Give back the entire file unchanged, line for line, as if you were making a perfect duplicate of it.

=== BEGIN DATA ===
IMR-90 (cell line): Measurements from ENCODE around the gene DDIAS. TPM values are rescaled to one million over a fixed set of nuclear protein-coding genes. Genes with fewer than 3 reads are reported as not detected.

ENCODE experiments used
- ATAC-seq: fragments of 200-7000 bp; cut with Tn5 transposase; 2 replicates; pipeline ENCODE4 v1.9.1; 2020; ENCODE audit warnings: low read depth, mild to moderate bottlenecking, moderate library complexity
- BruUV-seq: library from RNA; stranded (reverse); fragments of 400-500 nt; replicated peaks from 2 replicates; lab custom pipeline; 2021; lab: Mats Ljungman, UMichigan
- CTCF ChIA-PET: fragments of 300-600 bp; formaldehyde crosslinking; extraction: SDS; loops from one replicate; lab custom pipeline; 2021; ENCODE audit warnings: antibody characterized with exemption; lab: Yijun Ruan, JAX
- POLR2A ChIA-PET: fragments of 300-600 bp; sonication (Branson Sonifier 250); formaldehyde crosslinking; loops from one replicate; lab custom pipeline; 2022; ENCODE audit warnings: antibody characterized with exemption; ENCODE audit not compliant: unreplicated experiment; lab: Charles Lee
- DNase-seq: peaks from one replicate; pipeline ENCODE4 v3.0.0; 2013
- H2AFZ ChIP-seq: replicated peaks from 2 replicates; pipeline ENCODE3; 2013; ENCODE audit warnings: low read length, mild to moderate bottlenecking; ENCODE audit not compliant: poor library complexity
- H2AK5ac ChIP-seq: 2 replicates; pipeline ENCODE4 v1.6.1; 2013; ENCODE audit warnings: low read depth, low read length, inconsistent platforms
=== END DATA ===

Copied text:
IMR-90 (cell line): Measurements from ENCODE around the gene DDIAS. TPM values are rescaled to one million over a fixed set of nuclear protein-coding genes. Genes with fewer than 3 reads are reported as not detected.

ENCODE experiments used
- ATAC-seq: fragments of 200-7000 bp; cut with Tn5 transposase; 2 replicates; pipeline ENCODE4 v1.9.1; 2020; ENCODE audit warnings: low read depth, mild to moderate bottlenecking, moderate library complexity
- BruUV-seq: library from RNA; stranded (reverse); fragments of 400-500 nt; replicated peaks from 2 replicates; lab custom pipeline; 2021; lab: Mats Ljungman, UMichigan
- CTCF ChIA-PET: fragments of 300-600 bp; formaldehyde crosslinking; extraction: SDS; loops from one replicate; lab custom pipeline; 2021; ENCODE audit warnings: antibody characterized with exemption; lab: Yijun Ruan, JAX
- POLR2A ChIA-PET: fragments of 300-600 bp; sonication (Branson Sonifier 250); formaldehyde crosslinking; loops from one replicate; lab custom pipeline; 2022; ENCODE audit warnings: antibody characterized with exemption; ENCODE audit not compliant: unreplicated experiment; lab: Charles Lee
- DNase-seq: peaks from one replicate; pipeline ENCODE4 v3.0.0; 2013
- H2AFZ ChIP-seq: replicated peaks from 2 replicates; pipeline ENCODE3; 2013; ENCODE audit warnings: low read length, mild to moderate bottlenecking; ENCODE audit not compliant: poor library complexity
- H2AK5ac ChIP-seq: 2 replicates; pipeline ENCODE4 v1.6.1; 2013; ENCODE audit warnings: low read depth, low read length, inconsistent platforms